The MoD owning the site until recently precluded any serious investigation. After the Garrison Officers Club was destroyed in fire in 2011, the west end of the Abbey church was discovered by Colchester Archaeological Trust (report here) in the form of robber trenches (i.e. the foundations have been pulled out, but because the earth is different, you can tell where they were). The site of the terminating wall of the east end was established by ground-penetrating radar and magnetometry. This, excitingly, for the first time gives us a basic ground plan of the long-lost Abbey church and a total length for it of 90 metres. The pier bases are conjectural: only the sleeper walls for the arcade were found, as are the west towers (included off pictorial evidence, see below). The Abbey church was apparently built anew in 1133 following a fire, so we would expect something similar to Romanesque Waltham above (though the nave here would seem to be 50 rather than 30 metres long), with a later modest extension around the 13th century.

However, there is one VERY interesting piece of evidence to consider for the appearance of the abbey church of St John…

colchester full
British Library, Cotton MS Nero D VIII, f.345r, early 16th century

This is the illumination at the top of three leaves of manuscript, bound together with a bunch of other historical works, detailing the foundation of Colchester Abbey, with a list of the abbots up to Thomas Marshall in the rings down the margins (with a rather over-optimistic number of empty ones). The dating suggested is the early 16th century (of course Abbot Thomas could have been added after his election in 1533). The context is clear that this is supposed to be a representation of the Abbey church, set out and executed around the same time as the text. But is it a reputable reflection of its appearance before its destruction?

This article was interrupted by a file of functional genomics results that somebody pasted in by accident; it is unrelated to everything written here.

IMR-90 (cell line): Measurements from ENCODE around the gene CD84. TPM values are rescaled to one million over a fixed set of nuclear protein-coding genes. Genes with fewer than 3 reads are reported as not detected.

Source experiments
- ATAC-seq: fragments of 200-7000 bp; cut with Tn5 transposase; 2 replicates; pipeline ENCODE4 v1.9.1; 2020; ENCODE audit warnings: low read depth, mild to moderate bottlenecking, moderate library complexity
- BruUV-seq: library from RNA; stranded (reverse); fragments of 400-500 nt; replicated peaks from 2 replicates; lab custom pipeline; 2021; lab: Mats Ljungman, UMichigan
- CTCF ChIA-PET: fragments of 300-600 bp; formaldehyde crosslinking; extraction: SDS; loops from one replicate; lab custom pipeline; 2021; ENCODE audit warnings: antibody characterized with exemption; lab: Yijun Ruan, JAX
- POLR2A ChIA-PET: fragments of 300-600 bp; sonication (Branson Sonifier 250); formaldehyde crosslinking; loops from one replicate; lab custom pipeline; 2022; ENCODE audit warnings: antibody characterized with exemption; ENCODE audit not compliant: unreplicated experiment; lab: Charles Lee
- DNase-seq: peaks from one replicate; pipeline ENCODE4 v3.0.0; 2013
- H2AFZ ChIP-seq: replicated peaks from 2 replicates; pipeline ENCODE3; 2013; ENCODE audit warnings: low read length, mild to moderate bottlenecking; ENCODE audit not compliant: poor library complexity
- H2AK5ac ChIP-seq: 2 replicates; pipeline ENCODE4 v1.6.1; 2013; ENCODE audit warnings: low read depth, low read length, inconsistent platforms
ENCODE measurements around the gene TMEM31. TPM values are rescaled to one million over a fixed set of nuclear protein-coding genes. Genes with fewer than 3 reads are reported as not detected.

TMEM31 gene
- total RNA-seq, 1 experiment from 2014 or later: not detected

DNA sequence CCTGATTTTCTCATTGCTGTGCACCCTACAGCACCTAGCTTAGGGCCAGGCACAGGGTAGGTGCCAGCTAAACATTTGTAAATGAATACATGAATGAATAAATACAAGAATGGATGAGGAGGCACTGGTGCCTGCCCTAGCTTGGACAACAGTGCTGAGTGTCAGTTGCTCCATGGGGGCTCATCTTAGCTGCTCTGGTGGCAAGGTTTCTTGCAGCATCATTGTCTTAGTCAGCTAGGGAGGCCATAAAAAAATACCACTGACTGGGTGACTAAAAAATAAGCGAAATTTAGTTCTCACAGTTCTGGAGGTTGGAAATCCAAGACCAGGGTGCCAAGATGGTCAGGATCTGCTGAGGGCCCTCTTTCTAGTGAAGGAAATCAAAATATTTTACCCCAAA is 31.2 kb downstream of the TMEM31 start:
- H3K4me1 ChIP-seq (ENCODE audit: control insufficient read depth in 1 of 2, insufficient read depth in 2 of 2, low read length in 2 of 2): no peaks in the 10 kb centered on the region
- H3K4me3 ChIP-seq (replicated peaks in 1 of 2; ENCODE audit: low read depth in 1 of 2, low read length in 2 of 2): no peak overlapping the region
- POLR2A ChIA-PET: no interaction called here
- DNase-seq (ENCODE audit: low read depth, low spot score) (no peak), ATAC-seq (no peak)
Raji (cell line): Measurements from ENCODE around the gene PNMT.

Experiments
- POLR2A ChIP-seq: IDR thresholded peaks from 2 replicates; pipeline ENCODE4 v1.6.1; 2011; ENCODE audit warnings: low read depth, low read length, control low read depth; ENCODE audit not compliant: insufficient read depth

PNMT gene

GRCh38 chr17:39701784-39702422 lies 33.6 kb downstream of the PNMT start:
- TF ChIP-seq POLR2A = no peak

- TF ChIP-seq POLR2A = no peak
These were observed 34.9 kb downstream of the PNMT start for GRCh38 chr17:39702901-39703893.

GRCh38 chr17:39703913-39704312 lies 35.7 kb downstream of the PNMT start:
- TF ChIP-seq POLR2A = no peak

Although I’ve never come across it before, the image is pretty well known (the Hollar engraving for Dugdale’s Monasticon used it to represent the Abbey, which in turn was reproduced in 19th-century prints). It’s easy to be incredulous as to whether it represents anything of the appearance of the actual church, but it should not simply be dismissed out of hand. Actually, it’s a pretty coherent drawing of what we would expect the church to be, especially after the recent archaeology.

Colchester, St John

What the illustration shows is a church with a low crossing tower with big corner pinnacles and topped by what appears to be a lead-covered timber lantern, and a two-tower west front (I wouldn’t get too fixated on the west front tower being actually meant as round, although the intent of the dark wash with no corners isn’t easy to explain away), terminating in an unaisled “cliff-like” full-height east wall. The detailing of the nave clerestory is slightly different to that of the east arm, with little colonnettes in between the paired windows. What such details mean is impossible to say beyond that the two bits looked different, so I would suggest the nave is early 12th-century Romanesque but refashioned, and the east end, with its east big lancets, is a 13th-century Early English Gothic extension. The nave aisle also has a crenellated parapet with a low-pitched roof, suggesting it was rebuilt in the Perpendicular style in the 15th century. The number of bays indicated by the clerestory as twelve – five plus the west front tower bay for the nave and four plus the unaisled sanctuary with the tower in between – is consistent with the number conjectured for a church of c. 90 metres.

So, all in all, the drawing is very interesting but corroborative more than advisory, probably. But that wasn’t going to stop me from doing this:

colchester abbey comp

Diocese of Oxford

Abbey of St Mary, Osney (Oxford Cathedral 1 Sept 1541 – 20 May 1545)

Augustinian canons – founded 1129 – dissolved 17 Nov 1539 – 20 canons 1518-20

£755 gross / £654 net

osney sv
Osney Abbey church, prospect from SE